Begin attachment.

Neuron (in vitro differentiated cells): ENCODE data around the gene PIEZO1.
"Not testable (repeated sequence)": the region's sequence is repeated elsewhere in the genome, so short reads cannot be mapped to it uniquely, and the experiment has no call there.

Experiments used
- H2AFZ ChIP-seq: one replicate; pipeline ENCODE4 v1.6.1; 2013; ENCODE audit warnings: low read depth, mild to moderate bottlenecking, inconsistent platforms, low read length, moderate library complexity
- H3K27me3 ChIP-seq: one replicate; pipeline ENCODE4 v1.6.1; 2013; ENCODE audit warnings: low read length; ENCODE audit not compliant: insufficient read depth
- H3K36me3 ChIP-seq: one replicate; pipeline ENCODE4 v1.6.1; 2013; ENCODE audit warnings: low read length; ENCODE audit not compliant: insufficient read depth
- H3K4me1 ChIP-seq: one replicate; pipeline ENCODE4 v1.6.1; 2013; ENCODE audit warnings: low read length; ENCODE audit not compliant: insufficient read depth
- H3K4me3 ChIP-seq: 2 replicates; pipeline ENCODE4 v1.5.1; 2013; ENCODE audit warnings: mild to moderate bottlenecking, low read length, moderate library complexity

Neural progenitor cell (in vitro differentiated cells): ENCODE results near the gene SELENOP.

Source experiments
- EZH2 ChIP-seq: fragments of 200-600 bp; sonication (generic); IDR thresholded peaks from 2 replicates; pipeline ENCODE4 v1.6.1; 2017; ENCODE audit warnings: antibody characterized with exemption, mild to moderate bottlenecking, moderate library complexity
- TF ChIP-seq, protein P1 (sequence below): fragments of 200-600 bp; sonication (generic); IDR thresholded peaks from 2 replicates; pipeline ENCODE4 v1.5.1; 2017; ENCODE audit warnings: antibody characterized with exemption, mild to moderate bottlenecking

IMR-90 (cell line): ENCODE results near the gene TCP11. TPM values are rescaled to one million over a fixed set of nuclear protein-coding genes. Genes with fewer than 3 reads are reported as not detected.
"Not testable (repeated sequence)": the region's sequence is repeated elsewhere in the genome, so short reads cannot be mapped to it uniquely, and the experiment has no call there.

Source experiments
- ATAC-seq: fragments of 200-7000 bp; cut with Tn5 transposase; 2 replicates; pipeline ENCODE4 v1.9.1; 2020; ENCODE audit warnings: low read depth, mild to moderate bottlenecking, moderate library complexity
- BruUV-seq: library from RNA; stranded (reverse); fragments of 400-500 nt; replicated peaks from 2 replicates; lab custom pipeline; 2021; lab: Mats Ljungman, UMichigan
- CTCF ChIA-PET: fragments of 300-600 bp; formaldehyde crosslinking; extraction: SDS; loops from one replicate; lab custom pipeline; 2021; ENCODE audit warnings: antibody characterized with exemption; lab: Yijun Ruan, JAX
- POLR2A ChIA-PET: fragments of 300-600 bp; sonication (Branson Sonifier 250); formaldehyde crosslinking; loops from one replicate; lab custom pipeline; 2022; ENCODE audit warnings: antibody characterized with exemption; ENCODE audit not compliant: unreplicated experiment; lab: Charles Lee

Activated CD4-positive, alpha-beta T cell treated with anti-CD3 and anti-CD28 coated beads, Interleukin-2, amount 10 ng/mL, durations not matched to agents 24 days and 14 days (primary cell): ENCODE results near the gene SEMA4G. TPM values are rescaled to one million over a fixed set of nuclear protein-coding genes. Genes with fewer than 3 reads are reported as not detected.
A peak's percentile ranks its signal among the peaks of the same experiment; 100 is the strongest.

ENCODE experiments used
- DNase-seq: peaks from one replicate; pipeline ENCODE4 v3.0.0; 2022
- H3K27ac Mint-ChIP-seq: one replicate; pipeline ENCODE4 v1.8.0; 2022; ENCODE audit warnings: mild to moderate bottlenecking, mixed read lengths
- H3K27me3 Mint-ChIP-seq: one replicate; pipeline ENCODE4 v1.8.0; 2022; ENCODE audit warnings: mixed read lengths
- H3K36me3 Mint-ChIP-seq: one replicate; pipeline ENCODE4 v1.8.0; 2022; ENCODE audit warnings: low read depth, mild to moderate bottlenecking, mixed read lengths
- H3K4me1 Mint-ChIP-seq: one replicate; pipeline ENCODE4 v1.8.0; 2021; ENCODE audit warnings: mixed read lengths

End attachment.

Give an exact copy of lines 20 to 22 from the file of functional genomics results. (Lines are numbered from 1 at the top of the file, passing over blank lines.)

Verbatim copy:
Activated CD4-positive, alpha-beta T cell treated with anti-CD3 and anti-CD28 coated beads, Interleukin-2, amount 10 ng/mL, durations not matched to agents 24 days and 14 days (primary cell): ENCODE results near the gene SEMA4G. TPM values are rescaled to one million over a fixed set of nuclear protein-coding genes. Genes with fewer than 3 reads are reported as not detected.
A peak's percentile ranks its signal among the peaks of the same experiment; 100 is the strongest.

ENCODE experiments used